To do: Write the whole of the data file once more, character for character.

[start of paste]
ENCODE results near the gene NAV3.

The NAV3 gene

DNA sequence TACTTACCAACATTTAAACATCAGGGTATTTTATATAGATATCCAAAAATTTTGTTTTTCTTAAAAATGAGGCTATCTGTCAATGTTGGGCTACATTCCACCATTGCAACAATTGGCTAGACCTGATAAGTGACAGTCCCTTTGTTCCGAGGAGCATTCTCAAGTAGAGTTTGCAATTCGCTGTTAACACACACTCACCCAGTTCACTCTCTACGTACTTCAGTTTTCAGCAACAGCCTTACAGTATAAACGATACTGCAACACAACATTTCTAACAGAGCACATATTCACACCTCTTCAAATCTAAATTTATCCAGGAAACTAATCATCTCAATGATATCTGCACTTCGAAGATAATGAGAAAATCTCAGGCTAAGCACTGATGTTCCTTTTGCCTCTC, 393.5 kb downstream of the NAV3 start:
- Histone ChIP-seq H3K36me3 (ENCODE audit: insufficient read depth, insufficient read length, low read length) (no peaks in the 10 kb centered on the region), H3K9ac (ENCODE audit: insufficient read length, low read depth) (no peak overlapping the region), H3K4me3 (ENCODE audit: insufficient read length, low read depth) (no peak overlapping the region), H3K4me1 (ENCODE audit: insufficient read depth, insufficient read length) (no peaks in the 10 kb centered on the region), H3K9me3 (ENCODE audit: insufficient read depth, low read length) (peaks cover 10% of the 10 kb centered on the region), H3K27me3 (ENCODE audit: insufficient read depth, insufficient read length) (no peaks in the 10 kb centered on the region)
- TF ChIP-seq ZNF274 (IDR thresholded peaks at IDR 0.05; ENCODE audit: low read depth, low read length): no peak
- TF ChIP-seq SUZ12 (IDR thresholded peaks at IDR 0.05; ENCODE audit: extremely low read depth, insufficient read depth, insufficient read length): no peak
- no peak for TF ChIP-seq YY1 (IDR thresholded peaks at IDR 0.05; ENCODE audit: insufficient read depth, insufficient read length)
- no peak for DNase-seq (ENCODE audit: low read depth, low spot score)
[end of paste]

ENCODE results near the gene NAV3.

The NAV3 gene

DNA sequence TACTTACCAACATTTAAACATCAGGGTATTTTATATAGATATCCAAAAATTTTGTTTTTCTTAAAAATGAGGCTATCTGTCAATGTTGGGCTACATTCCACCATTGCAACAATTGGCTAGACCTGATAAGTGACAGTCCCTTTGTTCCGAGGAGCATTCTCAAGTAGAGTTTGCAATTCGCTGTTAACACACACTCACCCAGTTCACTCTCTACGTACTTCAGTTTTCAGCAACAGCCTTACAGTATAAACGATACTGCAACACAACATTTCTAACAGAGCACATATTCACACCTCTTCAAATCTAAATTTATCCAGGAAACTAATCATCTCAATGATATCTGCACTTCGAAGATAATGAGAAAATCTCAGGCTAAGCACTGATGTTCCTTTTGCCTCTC, 393.5 kb downstream of the NAV3 start:
- Histone ChIP-seq H3K36me3 (ENCODE audit: insufficient read depth, insufficient read length, low read length) (no peaks in the 10 kb centered on the region), H3K9ac (ENCODE audit: insufficient read length, low read depth) (no peak overlapping the region), H3K4me3 (ENCODE audit: insufficient read length, low read depth) (no peak overlapping the region), H3K4me1 (ENCODE audit: insufficient read depth, insufficient read length) (no peaks in the 10 kb centered on the region), H3K9me3 (ENCODE audit: insufficient read depth, low read length) (peaks cover 10% of the 10 kb centered on the region), H3K27me3 (ENCODE audit: insufficient read depth, insufficient read length) (no peaks in the 10 kb centered on the region)
- TF ChIP-seq ZNF274 (IDR thresholded peaks at IDR 0.05; ENCODE audit: low read depth, low read length): no peak
- TF ChIP-seq SUZ12 (IDR thresholded peaks at IDR 0.05; ENCODE audit: extremely low read depth, insufficient read depth, insufficient read length): no peak
- no peak for TF ChIP-seq YY1 (IDR thresholded peaks at IDR 0.05; ENCODE audit: insufficient read depth, insufficient read length)
- no peak for DNase-seq (ENCODE audit: low read depth, low spot score)